death rates spiked twice in 1915 and once in 1916. Chart by Keith Rankin.
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Analysis by Keith Rankin.

Today’s Anzac Day Smithometer Chart shows the fatal impact in New Zealand of World War 1 battles at Gallipoli and on the Somme in France. (Earlier this week the Smithometer showed the impact of 1917 WW1 battles in Belgium – Messines and Passchendaele – and the dramatic, though short-lived, impact of the 1918 influenza pandemic.)

These two charts show that most of the combat death in World War 1 was linked to just five periods each of one or two weeks: Gallipoli in May and August 1915, the Somme in September 1916, Messines in June 1917, and Passchendaele in October 1917. The Smithometer shows that much of World War 1 was inactivity, at least in the military sense.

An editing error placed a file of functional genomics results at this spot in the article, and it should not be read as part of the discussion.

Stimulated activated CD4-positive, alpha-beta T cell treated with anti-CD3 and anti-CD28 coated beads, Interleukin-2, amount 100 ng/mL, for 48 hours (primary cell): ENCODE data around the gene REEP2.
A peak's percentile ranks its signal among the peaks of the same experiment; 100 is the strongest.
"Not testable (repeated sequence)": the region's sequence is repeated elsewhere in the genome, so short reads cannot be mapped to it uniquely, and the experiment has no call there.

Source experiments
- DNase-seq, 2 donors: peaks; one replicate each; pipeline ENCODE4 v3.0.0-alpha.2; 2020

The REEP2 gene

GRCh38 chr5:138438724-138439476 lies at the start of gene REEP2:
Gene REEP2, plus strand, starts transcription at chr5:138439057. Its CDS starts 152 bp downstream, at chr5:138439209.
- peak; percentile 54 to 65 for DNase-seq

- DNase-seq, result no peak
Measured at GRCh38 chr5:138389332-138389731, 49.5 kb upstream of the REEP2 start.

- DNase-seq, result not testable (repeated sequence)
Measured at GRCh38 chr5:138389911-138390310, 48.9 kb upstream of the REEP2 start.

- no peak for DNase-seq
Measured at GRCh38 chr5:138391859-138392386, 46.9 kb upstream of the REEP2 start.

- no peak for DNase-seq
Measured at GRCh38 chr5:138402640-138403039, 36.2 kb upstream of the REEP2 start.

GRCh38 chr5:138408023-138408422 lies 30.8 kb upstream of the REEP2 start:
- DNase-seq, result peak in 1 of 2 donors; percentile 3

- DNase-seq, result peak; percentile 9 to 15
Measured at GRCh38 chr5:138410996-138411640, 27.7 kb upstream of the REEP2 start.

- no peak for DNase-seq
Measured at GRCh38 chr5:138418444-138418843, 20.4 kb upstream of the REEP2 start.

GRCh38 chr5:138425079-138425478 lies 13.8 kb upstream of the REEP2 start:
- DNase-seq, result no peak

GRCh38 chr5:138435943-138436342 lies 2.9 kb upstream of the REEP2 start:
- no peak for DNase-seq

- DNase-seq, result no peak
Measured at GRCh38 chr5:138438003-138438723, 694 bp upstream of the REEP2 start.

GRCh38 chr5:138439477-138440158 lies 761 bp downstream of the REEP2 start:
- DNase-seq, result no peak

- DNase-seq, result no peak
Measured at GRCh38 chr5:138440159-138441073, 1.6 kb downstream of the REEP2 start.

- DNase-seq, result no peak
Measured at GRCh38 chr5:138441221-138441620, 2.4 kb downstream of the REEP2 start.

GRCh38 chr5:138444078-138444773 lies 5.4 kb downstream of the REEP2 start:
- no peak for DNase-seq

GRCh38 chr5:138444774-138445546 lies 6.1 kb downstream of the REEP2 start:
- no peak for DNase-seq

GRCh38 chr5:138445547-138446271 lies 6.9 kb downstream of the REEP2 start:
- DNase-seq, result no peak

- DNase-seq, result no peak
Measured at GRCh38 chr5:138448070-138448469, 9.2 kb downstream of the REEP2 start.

The total number of Smith deaths in 1915 was the same as in 1914, when there were no Smith war fatalities. Seventeen percent of Smith deaths in 1914 were infants (under one year old); a worse year for infant mortality than 1913. Eighteen percent of Smith deaths in 1915 were due to the war, and thirteen percent were infants. Total Smith deaths in 1915 and 1916 were 288, just ten percent higher than for 1913 and 1914. Deaths not related to war or infancy were noticeably down in 1915 and 1916. The war did not increase New Zealand’s crude death rate by as much as most of us would have expected.

Smith deaths in New Zealand were unusually low in 1919, and with only eight infant deaths (6.6 percent of all deaths). However, in 1920 infant mortality returned to the high 1914 rate of 17 percent. This rise in part but not entirely reflected increased numbers of infants in 1920, after the soldiers returned from the war. The male babies born at this time represented the core fighting force in World War 2.

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